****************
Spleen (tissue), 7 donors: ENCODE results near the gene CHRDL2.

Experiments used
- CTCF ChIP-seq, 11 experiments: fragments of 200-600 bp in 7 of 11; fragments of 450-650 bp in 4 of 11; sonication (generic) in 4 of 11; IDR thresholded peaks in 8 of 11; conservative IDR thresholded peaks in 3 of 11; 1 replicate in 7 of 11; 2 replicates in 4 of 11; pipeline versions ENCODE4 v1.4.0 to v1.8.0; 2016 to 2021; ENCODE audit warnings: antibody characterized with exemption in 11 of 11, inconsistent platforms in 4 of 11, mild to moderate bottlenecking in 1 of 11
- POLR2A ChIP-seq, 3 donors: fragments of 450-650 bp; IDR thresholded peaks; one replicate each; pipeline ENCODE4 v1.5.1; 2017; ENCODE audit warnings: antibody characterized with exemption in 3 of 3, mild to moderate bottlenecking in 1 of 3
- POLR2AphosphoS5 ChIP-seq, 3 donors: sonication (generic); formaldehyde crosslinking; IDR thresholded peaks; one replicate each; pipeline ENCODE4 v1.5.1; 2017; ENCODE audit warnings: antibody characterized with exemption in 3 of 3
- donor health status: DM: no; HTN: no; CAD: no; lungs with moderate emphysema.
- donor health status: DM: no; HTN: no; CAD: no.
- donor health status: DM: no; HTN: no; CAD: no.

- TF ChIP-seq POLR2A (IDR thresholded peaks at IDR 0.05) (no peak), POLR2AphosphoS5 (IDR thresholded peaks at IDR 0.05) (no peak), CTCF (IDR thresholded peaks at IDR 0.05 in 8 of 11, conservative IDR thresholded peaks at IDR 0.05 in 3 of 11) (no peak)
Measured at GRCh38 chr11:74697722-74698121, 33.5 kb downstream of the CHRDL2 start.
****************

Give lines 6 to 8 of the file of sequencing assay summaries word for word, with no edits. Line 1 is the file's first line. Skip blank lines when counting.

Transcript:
- donor health status: DM: no; HTN: no; CAD: no; lungs with moderate emphysema.
- donor health status: DM: no; HTN: no; CAD: no.
- donor health status: DM: no; HTN: no; CAD: no.